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Would you pay for WeChat?

by Ana Swanson

July 2, 2013

WeChat, a free messaging service, must adapt a freemium model in order to remain competitive
WeChat, a free messaging service, must adapt a freemium model in order to remain competitive (Source:

China’s mobile operators struggle to protect revenues against disruptive mobile technologies like Tencent’s WeChat

In March, Miao Wei of the Ministry of Industry and Information Technology (MIIT) surprised WeChat fans everywhere when he said that China’s big three telecom operators might put pressure on Tencent to start charging for WeChat because of its heavy use of bandwidth. China’s three telecom companies were clearly behind the statement, trying to regain lost ground.

The telecom companies were flexing their muscles to protect their business, as the shift from mobile network-based text messaging to free internet-based messaging applications like WeChat takes a serious bite out of their revenues. Online chatting applications like WhatsApp, WeChat and Vox are making text messaging obsolete in the same way internet-calling application Skype led to a sharp decline in international calling volume. The MIIT announced that the number of point-to-point text messages fell 10.6% in the first two months of 2013 compared with the same period last year.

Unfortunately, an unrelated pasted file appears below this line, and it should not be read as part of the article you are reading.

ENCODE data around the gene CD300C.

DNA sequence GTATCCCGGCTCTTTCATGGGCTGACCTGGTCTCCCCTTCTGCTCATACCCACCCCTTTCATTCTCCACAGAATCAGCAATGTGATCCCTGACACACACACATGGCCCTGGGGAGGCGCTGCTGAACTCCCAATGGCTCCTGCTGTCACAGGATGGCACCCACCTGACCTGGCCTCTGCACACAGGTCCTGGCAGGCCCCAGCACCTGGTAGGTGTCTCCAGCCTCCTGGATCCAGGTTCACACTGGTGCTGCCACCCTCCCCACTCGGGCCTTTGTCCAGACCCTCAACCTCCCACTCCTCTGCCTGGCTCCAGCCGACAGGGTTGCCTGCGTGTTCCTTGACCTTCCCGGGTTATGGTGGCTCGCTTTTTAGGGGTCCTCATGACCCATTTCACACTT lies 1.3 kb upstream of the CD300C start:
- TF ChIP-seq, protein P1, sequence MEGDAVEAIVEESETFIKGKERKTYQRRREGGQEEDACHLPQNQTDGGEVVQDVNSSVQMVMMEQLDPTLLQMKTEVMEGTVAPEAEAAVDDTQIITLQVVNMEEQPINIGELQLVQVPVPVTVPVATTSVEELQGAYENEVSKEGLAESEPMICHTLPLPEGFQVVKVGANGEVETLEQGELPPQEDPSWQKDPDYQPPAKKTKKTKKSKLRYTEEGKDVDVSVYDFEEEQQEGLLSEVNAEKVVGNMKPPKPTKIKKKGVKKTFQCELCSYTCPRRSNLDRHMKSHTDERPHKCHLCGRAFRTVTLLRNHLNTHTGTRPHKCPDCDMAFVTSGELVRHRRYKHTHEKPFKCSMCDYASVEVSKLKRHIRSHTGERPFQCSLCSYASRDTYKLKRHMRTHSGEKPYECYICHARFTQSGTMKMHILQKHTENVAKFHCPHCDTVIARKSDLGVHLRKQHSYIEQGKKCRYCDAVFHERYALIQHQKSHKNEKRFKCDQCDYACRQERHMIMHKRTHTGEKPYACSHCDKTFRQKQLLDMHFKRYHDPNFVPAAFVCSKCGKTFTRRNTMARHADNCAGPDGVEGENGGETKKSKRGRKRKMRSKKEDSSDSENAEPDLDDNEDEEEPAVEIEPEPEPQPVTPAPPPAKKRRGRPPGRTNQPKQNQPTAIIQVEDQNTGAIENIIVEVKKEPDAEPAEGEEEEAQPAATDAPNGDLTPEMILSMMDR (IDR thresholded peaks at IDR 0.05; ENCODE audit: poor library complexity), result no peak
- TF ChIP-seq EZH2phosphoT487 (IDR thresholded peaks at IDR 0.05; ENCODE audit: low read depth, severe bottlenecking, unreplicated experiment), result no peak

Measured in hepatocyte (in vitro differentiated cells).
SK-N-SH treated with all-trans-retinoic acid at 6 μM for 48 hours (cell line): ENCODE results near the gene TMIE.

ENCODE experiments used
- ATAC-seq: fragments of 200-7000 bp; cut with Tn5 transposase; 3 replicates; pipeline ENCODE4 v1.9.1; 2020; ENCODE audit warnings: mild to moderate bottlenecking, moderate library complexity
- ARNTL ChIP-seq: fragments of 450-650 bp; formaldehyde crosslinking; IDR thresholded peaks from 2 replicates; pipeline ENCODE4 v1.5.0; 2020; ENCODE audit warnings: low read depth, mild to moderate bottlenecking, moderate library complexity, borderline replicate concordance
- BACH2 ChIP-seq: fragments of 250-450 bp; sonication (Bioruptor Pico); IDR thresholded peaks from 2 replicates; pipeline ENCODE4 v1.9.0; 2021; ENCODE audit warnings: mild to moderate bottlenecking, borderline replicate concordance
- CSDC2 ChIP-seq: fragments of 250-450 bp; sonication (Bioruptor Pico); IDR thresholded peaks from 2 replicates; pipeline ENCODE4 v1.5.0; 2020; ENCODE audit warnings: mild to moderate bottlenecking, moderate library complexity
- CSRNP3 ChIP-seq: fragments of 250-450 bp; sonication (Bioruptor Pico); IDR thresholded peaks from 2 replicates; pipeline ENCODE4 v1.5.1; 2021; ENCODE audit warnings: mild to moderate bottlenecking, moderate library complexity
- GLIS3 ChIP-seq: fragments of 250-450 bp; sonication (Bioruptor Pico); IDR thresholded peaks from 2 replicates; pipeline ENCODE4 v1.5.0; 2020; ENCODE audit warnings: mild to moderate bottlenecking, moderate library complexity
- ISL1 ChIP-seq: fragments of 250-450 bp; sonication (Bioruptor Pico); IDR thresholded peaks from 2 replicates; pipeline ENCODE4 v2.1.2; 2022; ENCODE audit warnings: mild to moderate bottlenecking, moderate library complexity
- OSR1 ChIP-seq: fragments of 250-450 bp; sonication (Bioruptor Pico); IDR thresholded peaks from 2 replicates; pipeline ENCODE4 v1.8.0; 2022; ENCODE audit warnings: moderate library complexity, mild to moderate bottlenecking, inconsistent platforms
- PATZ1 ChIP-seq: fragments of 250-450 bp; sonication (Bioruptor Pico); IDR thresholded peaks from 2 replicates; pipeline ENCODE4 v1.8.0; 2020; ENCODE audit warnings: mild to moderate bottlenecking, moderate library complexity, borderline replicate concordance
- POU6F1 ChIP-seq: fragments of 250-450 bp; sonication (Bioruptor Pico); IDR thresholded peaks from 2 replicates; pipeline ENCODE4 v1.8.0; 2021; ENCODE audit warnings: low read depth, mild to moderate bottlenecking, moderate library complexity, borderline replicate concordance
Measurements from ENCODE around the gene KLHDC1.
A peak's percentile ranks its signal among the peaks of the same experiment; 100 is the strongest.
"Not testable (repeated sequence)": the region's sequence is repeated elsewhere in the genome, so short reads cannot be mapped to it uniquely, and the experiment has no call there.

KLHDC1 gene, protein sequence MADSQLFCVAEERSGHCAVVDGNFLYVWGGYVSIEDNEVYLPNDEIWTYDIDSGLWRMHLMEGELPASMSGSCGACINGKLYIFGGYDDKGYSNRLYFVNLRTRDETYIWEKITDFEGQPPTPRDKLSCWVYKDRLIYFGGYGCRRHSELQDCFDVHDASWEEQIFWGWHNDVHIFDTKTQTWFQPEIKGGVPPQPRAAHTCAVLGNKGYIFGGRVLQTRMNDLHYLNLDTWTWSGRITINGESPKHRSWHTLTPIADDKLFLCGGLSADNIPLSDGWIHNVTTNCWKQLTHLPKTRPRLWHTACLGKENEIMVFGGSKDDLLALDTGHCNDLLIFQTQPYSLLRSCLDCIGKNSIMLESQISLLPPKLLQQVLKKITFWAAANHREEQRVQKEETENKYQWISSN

But WeChat users were outraged by the prospect of a payment. Consumers complained they already pay mobile companies for internet-based services in data fees. But mobile operators argue these revenues don’t account for the strain on their signaling networks. WeChat has a heavy location-based aspect, for example a shake function that lets one identify other WeChat users nearby, says Mark Natkin of Marbridge. Because the application is essentially always online, it has near-constant interaction between a phone and a base station. China Mobile asserts that WeChat accounts for only 10% of its mobile data traffic but uses roughly 60% of its signaling resources.

Even so, mandating WeChat and other apps pay set fees to mobile operators could weigh heavily on mobile start-ups, harming innovation. “It would send a very bad signal,” says Michael Clendenin of RedTech Advisors. “It implies that a start-up cannot grow to scale without having to incur heavy cost. Obviously Tencent is no start-up, but there are a host of small companies out there that are trying and hoping to have a similar hit on their hands.”

Recognizing the impact, the MIIT conceded that forcing fees could set a harmful precedent. In April, ministry spokesperson Zhang Feng said the market should decide whether WeChat has to pay. To support innovation in the industry, the ministry would not intervene in the conflict, Zhang said. Without MIIT on their side, China’s telecom operators may just have to face the music.

For an in-depth look at the Freemium model in China, check tomorrow’s article: The Future of Freemium

Also on WeChat:

Digital Marketing and China’s Expanding Internet: WeChat: China’s Wonder-Mobile App

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